Despite suffering numerous substantial setbacks and penalties for not understanding the details of the rules, beginning with their attempts to qualify their two cars, Dreyfus and LeBegue succeeded in co-driving the one car which they did qualify from the back of the grid to tenth place. Shaw again won the race in another Maserati. In the meantime, the Germans had overrun Paris, as a Jew who had famously humiliated the German racing effort, Dreyfus was advised by the French government not to return to occupied France. Instead he settled in New York City, where he opened a French restaurant, "Le Gourmet." Upon the United States entering the war, in 1942 Dreyfus enlisted in the American army and served in Europe as an interrogator in the Italian Campaign. After the war, in 1945 he became an American citizen and brought his brother Maurice back to New York, where they opened another French restaurant, "Le Chanteclair." This soon became the semi-official New York meeting spot for the world's automobile racing community, the rivalries of the past having been overcome by the spirit of fraternity.
It continues today as the Madison Avenue Sports Car Driving and Chowder Society founded in March 1957 and which meets monthly at Sardi's in NYC. Dreyfus continued to race sporadically, including the 19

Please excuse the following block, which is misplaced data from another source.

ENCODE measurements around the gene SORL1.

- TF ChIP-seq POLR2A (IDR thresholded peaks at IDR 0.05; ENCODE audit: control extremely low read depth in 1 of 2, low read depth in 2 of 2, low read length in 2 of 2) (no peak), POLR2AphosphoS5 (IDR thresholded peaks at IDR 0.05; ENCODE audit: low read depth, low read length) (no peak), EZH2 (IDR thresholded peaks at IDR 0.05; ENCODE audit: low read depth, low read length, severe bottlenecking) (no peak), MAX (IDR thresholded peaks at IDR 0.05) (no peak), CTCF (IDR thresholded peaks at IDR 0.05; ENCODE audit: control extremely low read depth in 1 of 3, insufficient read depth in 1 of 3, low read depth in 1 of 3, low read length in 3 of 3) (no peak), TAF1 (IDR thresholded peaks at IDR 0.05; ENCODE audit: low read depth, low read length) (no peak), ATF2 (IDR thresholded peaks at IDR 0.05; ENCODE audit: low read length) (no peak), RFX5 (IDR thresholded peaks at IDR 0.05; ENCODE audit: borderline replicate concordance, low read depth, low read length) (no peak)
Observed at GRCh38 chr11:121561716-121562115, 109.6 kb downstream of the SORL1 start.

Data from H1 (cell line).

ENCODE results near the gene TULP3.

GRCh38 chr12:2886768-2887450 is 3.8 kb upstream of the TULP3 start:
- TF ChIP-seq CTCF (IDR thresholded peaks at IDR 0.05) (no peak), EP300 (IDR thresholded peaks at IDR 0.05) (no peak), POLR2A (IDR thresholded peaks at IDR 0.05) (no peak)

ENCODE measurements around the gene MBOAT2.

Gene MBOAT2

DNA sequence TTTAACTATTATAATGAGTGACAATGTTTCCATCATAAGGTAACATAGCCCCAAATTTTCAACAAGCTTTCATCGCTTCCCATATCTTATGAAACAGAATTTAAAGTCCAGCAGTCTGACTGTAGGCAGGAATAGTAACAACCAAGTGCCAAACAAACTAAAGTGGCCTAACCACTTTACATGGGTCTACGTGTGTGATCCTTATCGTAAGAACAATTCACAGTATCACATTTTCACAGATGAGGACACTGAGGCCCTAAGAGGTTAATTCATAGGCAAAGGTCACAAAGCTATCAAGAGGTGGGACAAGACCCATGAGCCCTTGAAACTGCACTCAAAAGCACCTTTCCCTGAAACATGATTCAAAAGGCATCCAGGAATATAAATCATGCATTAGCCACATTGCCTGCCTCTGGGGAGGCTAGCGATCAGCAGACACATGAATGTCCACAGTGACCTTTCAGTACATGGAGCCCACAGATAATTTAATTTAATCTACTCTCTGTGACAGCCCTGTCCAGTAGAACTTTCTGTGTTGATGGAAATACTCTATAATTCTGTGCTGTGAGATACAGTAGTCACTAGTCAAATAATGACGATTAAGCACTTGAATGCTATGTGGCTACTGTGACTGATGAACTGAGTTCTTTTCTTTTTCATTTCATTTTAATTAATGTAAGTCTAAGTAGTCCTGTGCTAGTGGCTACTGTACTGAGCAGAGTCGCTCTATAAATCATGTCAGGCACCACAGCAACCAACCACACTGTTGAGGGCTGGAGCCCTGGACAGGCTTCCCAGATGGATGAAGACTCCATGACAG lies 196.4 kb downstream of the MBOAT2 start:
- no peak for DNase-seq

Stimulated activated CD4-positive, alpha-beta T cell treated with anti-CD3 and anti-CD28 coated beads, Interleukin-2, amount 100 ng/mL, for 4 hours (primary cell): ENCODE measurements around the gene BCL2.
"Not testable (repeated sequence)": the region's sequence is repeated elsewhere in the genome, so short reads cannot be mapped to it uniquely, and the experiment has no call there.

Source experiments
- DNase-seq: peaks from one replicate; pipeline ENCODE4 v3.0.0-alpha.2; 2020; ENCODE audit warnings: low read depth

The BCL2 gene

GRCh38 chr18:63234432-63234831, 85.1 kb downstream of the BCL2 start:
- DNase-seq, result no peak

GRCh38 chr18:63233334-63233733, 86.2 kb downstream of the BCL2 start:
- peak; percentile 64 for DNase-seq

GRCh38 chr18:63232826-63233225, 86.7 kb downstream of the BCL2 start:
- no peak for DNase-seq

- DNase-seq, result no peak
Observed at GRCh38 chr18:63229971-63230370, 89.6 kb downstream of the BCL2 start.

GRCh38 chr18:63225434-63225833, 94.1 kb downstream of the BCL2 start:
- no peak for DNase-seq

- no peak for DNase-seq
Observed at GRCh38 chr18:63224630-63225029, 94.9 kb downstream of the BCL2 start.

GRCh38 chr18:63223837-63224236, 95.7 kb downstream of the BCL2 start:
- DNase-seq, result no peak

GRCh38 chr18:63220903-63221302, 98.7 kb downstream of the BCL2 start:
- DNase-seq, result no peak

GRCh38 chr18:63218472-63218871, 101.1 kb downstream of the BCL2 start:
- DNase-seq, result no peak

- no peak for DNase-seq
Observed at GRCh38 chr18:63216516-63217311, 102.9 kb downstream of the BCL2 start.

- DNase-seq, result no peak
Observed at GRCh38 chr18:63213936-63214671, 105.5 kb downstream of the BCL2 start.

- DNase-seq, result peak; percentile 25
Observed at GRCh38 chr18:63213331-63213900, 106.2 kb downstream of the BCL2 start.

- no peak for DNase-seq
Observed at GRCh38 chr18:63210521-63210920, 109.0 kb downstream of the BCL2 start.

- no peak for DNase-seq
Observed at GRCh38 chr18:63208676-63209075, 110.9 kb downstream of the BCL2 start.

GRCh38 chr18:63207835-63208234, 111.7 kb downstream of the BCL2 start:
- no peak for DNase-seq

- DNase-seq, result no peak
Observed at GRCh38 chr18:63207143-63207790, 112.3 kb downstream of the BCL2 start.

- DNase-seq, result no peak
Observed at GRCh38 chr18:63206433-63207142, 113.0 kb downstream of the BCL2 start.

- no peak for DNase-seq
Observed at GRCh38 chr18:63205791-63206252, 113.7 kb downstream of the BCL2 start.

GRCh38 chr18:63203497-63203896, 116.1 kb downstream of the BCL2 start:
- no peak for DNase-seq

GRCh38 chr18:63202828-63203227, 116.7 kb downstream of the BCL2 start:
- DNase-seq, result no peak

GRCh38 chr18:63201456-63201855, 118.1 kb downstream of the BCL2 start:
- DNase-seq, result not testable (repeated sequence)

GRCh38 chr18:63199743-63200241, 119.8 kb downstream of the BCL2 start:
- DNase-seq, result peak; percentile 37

The Coppa Acerbo was an automobile race held in Italy, named after Tito Acerbo, the brother of Giacomo Acerbo, a prominent fascist politician. Following Italy's defeat in World War II, the consequent demise of fascism, the race was renamed the Circuito di Pescara, in some years was referred to as the Pescara Grand Prix; the race was run between 1924 and 1961 and over the years was held to a variety of vehicle class regulations and durations. In 1957 the Pescara Grand Prix formed a round of the Formula One World Championship, a race which still holds the record as having the longest circuit length used for a Championship event; the Coppa Acerbo races were held over a 24–26 km circuit and ending at Pescara, on the Adriatic coast. The course layout featured an inland route through the Abruzzo hills, that passed through several villages, followed by a long, straight descent back to the coast, where a tight right-hand corner led on to a four-mile long straight running next to the sea; the pit and paddock complex was located at the end of this straight.